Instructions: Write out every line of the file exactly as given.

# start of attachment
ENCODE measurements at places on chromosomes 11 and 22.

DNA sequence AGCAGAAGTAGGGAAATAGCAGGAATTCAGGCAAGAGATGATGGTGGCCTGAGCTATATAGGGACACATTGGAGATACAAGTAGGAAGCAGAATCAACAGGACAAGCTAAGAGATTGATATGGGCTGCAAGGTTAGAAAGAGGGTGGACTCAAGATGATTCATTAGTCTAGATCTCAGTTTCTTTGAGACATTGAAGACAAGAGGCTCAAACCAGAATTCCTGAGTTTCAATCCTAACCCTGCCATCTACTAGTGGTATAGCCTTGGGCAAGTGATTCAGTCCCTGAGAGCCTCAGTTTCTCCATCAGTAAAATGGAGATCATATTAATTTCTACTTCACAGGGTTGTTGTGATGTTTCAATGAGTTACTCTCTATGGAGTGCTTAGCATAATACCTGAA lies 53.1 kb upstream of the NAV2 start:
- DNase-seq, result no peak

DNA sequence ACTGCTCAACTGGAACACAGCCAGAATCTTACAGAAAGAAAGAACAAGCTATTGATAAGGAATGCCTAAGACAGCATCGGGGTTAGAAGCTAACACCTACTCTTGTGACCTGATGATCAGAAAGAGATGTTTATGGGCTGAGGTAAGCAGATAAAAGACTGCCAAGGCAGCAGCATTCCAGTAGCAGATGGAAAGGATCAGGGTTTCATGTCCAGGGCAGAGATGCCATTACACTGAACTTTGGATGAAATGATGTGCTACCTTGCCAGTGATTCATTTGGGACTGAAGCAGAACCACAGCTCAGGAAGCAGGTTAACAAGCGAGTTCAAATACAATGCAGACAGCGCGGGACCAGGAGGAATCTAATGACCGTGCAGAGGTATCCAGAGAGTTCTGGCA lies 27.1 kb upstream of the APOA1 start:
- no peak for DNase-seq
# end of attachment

ENCODE measurements at places on chromosomes 11 and 22.

DNA sequence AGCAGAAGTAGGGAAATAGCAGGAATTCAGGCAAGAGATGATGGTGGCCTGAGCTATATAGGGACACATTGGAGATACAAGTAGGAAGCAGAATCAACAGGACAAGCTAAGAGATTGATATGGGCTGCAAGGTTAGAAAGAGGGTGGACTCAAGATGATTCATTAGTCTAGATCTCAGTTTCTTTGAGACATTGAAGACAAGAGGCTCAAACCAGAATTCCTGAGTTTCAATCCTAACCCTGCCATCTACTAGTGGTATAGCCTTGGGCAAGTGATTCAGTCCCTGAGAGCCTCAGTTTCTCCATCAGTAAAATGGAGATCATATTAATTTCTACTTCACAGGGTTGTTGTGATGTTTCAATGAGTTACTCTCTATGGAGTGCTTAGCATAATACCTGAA lies 53.1 kb upstream of the NAV2 start:
- DNase-seq, result no peak

DNA sequence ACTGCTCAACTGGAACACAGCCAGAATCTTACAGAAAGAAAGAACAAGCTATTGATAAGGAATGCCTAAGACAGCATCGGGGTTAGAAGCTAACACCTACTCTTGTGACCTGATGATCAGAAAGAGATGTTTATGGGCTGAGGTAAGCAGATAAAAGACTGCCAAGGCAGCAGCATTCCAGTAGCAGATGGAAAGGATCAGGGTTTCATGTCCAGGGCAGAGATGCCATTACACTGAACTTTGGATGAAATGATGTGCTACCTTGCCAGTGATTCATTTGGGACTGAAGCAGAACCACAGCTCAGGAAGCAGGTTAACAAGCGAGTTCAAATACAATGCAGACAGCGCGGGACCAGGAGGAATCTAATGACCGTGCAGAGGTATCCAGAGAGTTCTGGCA lies 27.1 kb upstream of the APOA1 start:
- no peak for DNase-seq